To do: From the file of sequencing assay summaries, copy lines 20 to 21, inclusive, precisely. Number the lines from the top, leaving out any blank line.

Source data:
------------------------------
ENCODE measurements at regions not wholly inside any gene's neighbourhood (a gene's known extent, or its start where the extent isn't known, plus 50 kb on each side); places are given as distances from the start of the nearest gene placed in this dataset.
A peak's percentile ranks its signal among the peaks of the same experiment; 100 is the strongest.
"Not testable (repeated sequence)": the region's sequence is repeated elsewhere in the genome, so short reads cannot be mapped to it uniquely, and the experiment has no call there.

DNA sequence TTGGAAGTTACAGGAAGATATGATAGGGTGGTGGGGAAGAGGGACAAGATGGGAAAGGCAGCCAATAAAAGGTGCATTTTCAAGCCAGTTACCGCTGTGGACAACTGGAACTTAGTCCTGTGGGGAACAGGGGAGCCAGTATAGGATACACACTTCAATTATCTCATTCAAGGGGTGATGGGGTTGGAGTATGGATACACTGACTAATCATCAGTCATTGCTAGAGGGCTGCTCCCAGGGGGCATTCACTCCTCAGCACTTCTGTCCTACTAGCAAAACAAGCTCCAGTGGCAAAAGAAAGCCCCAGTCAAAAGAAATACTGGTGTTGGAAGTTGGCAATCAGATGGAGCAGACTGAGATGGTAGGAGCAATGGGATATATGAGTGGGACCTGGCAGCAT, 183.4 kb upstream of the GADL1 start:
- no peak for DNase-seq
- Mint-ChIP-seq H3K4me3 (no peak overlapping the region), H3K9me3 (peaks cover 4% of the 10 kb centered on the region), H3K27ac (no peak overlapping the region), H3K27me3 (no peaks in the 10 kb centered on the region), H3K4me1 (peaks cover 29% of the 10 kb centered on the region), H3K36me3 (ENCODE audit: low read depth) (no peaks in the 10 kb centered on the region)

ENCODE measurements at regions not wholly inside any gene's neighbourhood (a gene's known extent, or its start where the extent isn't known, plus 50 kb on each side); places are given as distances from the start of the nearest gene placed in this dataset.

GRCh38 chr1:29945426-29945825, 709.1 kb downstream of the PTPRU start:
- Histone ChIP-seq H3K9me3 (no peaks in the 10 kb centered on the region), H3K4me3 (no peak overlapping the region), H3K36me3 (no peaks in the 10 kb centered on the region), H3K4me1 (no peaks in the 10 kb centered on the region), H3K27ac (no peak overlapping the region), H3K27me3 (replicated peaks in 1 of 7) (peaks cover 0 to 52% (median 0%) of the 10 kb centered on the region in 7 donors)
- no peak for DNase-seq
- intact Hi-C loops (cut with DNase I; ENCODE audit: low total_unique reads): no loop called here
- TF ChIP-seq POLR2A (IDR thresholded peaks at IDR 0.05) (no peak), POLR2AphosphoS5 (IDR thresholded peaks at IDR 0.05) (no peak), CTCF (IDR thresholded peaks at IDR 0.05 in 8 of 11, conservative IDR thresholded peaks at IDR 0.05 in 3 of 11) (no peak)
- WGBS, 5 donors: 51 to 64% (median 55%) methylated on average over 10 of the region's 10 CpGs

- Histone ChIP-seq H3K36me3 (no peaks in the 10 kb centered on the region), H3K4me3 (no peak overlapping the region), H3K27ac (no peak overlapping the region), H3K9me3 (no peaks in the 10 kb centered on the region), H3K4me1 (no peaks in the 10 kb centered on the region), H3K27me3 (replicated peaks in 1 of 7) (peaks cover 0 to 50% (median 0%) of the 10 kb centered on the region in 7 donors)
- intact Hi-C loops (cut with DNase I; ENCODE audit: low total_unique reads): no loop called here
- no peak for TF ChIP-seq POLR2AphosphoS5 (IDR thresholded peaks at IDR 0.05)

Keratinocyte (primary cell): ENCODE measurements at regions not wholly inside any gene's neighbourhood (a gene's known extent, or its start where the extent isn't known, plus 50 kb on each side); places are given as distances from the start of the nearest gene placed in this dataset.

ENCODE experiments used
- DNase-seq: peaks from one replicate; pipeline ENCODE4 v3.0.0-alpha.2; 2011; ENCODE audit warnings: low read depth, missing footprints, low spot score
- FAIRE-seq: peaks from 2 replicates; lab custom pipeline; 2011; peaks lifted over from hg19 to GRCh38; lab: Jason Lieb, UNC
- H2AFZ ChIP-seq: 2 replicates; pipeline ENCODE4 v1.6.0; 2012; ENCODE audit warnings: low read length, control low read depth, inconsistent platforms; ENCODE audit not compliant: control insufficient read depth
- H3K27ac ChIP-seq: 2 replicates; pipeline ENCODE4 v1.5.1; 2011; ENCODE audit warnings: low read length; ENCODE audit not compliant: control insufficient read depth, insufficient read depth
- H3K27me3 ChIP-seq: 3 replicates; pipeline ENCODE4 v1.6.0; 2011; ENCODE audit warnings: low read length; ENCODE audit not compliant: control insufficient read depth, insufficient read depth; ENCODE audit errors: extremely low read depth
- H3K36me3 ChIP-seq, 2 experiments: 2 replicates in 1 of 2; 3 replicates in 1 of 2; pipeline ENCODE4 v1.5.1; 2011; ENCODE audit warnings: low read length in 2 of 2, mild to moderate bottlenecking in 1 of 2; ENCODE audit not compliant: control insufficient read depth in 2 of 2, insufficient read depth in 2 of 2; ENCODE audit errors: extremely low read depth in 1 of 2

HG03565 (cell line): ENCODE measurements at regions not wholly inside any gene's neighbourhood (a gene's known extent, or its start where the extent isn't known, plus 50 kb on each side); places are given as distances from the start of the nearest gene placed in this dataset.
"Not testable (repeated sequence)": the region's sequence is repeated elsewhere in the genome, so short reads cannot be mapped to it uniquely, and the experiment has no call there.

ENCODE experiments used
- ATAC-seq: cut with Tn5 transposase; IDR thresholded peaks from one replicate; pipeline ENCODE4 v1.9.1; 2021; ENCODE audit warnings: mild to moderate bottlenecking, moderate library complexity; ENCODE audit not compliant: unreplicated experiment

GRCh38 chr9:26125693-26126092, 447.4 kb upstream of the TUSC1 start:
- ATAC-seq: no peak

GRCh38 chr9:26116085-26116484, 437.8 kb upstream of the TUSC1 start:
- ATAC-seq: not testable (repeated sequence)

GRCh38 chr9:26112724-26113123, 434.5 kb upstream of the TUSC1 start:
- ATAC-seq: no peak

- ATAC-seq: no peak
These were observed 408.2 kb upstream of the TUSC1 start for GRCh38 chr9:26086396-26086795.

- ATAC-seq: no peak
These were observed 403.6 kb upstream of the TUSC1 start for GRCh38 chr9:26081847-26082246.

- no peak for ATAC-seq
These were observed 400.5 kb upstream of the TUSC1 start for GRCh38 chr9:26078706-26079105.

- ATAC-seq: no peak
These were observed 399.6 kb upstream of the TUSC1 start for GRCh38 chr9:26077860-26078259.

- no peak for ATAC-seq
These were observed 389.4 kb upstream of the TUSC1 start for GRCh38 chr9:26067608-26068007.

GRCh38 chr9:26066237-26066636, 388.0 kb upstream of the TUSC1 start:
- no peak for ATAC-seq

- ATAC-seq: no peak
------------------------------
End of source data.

- FAIRE-seq: peaks from 2 replicates; lab custom pipeline; 2011; peaks lifted over from hg19 to GRCh38; lab: Jason Lieb, UNC
- H2AFZ ChIP-seq: 2 replicates; pipeline ENCODE4 v1.6.0; 2012; ENCODE audit warnings: low read length, control low read depth, inconsistent platforms; ENCODE audit not compliant: control insufficient read depth